Anonymus functions revisited

Antoon Pardon apardon at forel.vub.ac.be
Tue Mar 22 14:09:17 CET 2005


Op 2005-03-22, Claudio Grondi schreef <claudio.grondi at freenet.de>:
> reducing the number of lines to two,
> but I don't, because in my eyes
> I can read the code better if
> spread over five lines and because
> of this, the code becomes in my
> opinion even less error-prone.
> Actually I would write in my code:
> try:
>   (x,y,z)
> except NameError:
>   z=0
>   (x,y,z)
> #:try/except
> inreasing the number of lines to
> six in order to see directly, where
> the end of try:/except construct is.
>
>> Because it uses an exception, which is far less efficient than using a
>> default argument ?
> Efficiency is not the key point for me.
> If I need efficiency I go to C(C++) anyway.
> From my past experience I know, that
> defaults lead very often to problems,
> because one tends to forget, that there
> is a default value and is confused by
> the outcome in which values not
> explicitly mentioned in the
> code occure, leading to deep
> confusion (especially if hidden in
> modules and libraries).
> So I try to avoid defaults where it
> is possible, using them if they don't
> harm the outcome i.e. are related to
> internal way of processing within
> a function or are really obvious
> and can be expected.
>
> If the exception is the problem, why not
> setting somewhere at the early beginning
> of the code
> z=0
> and then use
> (x,y,z)
> ?

Because that wouldn't work with the kind
of code that was being discussed being:

 for x,y,z in some_iterator:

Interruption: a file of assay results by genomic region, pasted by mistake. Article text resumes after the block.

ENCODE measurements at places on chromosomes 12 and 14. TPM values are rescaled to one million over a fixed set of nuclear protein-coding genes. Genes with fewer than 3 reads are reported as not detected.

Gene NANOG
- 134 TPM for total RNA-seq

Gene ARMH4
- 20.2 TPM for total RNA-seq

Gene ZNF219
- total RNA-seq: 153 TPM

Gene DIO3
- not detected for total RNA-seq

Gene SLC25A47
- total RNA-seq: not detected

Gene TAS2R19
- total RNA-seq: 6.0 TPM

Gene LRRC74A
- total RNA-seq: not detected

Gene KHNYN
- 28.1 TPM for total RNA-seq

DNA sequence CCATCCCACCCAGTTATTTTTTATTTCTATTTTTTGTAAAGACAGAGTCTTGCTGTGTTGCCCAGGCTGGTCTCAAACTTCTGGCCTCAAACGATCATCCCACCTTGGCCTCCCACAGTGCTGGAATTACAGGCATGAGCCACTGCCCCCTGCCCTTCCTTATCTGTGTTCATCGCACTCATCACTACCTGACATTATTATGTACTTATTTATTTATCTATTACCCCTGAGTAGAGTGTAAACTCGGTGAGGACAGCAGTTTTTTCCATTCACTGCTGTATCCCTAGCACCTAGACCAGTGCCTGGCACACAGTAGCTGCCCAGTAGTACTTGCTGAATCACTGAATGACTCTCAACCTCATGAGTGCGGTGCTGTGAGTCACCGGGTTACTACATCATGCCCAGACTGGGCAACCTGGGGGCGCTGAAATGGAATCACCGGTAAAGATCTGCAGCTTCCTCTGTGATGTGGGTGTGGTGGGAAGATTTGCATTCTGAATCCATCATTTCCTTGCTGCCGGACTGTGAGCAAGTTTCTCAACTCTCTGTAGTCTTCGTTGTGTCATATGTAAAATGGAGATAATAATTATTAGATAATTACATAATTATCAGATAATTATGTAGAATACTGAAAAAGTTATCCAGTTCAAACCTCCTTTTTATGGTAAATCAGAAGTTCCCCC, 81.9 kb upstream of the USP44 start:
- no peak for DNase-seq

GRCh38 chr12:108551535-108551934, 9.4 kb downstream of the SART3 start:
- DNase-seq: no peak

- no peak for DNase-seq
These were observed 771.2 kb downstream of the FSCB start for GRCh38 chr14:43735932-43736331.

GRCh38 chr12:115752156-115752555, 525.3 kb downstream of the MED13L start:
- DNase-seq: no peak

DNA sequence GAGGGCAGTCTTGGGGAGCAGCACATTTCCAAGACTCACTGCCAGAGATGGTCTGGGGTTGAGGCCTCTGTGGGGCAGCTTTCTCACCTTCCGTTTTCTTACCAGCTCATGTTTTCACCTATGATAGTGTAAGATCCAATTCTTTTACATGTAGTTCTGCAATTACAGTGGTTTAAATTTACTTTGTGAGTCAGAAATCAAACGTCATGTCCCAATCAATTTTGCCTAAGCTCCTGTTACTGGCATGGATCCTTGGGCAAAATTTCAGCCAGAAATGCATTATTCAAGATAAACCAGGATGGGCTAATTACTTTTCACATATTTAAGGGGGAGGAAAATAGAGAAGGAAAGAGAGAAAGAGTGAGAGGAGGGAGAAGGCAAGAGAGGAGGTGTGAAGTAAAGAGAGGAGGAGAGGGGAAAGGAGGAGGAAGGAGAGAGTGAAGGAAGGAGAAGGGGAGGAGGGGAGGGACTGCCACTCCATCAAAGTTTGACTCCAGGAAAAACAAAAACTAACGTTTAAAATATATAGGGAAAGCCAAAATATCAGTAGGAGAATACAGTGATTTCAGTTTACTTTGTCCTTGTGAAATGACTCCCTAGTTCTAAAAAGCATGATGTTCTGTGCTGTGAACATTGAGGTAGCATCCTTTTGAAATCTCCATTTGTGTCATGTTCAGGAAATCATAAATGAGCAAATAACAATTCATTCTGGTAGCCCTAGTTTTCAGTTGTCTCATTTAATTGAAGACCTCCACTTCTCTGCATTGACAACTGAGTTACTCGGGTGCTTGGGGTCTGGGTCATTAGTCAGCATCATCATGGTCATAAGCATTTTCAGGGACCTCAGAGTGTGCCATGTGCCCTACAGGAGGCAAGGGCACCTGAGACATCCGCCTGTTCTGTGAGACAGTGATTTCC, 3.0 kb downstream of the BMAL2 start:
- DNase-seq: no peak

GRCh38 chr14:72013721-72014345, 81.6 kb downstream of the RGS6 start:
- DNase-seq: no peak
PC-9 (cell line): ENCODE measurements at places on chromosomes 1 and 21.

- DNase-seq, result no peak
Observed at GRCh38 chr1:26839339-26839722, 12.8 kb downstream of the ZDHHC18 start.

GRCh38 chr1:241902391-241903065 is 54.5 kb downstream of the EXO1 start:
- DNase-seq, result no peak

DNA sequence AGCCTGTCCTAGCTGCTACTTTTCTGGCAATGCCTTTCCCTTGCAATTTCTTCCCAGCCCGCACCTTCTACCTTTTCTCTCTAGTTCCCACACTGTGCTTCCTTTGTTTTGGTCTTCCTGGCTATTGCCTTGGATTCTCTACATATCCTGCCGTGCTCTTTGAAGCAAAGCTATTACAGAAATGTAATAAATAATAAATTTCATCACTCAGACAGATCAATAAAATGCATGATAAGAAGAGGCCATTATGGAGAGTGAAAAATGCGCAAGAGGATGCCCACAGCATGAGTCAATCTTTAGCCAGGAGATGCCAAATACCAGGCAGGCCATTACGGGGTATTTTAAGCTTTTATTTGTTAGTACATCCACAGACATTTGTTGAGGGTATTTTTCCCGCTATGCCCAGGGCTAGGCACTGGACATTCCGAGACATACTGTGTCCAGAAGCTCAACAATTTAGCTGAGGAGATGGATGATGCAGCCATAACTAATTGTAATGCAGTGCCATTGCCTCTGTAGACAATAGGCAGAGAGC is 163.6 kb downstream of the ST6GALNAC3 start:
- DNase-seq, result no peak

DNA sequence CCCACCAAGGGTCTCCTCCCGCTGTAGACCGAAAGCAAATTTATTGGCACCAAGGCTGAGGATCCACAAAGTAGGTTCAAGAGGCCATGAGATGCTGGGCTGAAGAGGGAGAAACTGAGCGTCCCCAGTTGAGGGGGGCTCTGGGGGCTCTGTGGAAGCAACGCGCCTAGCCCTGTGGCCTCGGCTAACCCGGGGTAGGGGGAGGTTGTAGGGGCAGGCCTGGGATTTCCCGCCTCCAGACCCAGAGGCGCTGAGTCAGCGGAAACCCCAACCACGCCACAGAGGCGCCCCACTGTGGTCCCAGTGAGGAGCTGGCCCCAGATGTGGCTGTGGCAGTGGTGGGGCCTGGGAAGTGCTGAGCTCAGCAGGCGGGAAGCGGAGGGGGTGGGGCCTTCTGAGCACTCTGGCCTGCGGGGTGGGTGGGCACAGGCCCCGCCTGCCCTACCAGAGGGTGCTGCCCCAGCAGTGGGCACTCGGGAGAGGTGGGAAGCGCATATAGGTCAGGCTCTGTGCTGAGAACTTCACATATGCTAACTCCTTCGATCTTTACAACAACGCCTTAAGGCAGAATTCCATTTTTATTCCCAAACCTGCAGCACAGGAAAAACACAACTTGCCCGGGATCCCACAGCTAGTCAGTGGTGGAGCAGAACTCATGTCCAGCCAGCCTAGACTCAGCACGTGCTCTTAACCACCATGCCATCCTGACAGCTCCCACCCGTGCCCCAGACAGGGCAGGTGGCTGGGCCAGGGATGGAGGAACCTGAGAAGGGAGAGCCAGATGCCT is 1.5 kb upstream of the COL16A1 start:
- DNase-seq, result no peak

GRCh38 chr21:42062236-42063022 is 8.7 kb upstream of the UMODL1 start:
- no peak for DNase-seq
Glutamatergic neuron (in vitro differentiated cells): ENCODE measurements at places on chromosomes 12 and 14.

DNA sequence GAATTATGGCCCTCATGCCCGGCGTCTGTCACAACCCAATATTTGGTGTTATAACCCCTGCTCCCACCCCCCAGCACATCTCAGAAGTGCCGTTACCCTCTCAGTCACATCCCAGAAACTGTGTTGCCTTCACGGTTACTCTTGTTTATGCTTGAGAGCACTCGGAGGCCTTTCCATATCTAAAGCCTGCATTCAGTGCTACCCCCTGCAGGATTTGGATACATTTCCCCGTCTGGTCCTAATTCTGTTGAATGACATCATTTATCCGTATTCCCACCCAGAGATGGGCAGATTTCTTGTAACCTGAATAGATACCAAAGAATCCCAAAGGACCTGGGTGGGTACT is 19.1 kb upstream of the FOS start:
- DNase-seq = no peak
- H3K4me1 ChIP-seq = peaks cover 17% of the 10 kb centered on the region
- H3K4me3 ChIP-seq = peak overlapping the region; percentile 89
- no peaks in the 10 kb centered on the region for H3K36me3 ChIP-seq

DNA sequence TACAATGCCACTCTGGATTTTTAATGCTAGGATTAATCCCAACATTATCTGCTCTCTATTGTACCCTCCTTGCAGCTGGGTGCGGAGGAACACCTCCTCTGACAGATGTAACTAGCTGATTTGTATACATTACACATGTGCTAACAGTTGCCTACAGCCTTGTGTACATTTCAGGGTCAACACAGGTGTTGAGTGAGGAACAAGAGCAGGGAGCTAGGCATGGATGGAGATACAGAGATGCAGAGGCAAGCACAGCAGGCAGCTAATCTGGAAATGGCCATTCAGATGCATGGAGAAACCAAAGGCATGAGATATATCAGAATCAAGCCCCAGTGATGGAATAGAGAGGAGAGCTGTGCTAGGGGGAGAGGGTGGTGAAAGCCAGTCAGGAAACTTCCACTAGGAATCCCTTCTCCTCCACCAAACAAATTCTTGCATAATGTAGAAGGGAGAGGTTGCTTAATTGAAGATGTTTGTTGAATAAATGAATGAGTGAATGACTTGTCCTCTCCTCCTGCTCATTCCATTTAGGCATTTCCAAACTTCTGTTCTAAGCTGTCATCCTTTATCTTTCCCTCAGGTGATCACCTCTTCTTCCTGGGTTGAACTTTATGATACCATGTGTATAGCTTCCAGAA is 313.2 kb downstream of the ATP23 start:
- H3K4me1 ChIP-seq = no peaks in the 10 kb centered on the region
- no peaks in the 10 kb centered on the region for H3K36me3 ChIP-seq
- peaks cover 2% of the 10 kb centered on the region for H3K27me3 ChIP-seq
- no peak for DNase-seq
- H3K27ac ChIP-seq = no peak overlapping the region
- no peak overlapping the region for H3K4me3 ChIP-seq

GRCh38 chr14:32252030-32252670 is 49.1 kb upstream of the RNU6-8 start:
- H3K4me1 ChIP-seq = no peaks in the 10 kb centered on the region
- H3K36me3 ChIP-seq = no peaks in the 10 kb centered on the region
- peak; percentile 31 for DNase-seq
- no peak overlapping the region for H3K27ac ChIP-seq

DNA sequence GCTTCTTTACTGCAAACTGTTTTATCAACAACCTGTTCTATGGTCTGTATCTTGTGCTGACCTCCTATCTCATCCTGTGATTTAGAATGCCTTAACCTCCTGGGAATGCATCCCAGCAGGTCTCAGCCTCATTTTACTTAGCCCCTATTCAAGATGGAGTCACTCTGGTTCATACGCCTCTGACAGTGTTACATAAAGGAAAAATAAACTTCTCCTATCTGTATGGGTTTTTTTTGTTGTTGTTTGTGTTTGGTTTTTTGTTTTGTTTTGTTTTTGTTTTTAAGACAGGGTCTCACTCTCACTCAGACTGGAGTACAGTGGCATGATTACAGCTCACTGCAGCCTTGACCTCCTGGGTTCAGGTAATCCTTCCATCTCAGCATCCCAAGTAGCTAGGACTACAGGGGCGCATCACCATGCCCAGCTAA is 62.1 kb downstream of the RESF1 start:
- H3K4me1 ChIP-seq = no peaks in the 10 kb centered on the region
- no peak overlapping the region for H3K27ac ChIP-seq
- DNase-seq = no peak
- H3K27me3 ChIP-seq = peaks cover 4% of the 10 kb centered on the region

If some_iterator produces at some time
a tuple with only two elements this
will raise an exception no matter
whether you assigned z already or not.


> Does the lambda in this case just not
> try to get straight what was caused by
> the bad concept and therefore bad
> design of the script code flow?

Why should we assume the concept or design
was bad?  Suppose we have an algoritme
that works with 3d points. Now we find
out the algorithm works equally fine
with 2d points if we assume this 2d
points lie in the z plane. Wouldn't
giving z the value 0 in the case of
only two elements perfectly allow us
to use this 3d algorthm with 2d points?

Just because you can't imagine were this
would be helpfull doesn't make it a
bad concept or design.

>> > so where is the gain of using
>> > lambda or the mapping?
> Sorry, but I still can't see the advantage
> of lambda, at least not in this example.

The lambda would allow us to insert the
functionallity locally without the need
to an function that is define somewhere
else.

-- 
Antoon Pardon



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